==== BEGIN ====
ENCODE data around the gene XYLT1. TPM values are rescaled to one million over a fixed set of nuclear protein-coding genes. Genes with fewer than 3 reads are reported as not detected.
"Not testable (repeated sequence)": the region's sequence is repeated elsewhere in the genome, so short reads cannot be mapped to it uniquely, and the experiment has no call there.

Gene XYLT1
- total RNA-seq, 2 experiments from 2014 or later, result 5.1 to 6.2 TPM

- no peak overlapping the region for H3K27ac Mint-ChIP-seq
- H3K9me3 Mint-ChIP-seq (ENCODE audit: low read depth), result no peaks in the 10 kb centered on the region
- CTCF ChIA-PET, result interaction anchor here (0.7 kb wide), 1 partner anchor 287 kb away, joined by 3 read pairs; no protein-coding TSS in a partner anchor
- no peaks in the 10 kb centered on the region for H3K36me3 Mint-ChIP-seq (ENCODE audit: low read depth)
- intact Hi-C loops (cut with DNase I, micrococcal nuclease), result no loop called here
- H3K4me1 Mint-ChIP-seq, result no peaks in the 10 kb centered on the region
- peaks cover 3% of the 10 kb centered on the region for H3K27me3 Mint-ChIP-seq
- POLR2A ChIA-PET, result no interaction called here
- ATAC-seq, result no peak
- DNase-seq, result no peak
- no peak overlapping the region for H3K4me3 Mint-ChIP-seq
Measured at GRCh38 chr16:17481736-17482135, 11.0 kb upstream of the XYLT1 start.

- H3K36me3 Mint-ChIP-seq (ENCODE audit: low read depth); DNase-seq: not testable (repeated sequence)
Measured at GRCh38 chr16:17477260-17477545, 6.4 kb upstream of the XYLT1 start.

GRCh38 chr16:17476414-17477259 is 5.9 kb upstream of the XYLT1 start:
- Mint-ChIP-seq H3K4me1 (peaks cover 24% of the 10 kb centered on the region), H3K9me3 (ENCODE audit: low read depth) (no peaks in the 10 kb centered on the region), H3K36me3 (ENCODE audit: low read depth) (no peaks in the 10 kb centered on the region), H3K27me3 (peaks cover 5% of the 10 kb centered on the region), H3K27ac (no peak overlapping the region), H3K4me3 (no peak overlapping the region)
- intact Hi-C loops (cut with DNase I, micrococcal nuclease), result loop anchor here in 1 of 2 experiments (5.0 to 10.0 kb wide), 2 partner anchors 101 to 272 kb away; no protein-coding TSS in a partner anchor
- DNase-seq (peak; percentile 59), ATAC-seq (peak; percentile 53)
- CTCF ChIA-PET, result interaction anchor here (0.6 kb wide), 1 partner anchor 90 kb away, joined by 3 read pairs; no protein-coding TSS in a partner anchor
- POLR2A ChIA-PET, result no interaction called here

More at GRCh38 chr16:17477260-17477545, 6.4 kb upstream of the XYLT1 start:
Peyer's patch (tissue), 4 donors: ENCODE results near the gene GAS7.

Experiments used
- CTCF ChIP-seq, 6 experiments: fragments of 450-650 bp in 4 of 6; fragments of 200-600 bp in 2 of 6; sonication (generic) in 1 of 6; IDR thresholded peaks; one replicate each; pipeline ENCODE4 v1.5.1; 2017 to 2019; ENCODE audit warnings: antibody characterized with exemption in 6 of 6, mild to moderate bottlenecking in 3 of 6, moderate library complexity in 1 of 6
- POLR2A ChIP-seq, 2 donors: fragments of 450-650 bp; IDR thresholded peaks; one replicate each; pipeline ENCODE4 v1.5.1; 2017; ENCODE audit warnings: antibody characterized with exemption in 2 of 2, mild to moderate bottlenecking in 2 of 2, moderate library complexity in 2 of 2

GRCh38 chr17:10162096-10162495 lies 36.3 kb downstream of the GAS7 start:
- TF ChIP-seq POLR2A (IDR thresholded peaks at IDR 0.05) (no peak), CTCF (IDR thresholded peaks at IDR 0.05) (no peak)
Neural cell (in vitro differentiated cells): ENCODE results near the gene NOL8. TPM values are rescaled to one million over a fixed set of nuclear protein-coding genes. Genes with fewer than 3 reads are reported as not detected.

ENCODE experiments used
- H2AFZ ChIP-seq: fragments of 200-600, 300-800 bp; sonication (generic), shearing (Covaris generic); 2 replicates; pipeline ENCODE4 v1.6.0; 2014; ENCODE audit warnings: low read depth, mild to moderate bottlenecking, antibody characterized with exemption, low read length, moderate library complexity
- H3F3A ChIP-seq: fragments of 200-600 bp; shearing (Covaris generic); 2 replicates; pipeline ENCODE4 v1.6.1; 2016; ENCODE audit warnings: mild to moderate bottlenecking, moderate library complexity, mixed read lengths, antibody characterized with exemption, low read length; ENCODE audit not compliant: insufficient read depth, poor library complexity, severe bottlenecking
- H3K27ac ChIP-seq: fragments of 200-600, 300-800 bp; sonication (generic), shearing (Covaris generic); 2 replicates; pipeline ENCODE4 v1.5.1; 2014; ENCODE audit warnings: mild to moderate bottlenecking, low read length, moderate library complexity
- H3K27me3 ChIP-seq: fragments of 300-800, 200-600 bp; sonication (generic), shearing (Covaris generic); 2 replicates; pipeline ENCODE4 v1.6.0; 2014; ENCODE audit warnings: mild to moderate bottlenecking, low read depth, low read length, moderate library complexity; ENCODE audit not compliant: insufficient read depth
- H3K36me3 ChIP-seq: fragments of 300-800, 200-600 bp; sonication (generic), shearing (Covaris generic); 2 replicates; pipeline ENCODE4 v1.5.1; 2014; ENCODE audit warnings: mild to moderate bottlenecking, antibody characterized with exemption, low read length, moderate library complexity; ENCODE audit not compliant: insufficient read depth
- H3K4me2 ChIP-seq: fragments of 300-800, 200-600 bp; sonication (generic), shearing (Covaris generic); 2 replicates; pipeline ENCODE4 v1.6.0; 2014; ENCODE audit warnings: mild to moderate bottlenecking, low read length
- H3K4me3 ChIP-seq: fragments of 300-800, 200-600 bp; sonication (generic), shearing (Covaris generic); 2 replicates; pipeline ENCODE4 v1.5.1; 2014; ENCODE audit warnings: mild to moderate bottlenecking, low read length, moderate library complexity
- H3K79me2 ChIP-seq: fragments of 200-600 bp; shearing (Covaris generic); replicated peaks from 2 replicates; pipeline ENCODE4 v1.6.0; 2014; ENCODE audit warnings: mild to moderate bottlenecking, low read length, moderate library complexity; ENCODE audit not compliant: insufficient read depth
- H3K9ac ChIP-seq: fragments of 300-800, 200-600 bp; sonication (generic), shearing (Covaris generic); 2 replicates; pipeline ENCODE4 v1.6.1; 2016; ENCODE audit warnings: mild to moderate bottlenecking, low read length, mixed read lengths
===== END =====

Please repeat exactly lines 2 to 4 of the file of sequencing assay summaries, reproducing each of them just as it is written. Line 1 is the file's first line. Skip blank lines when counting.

"Not testable (repeated sequence)": the region's sequence is repeated elsewhere in the genome, so short reads cannot be mapped to it uniquely, and the experiment has no call there.

Gene XYLT1
- total RNA-seq, 2 experiments from 2014 or later, result 5.1 to 6.2 TPM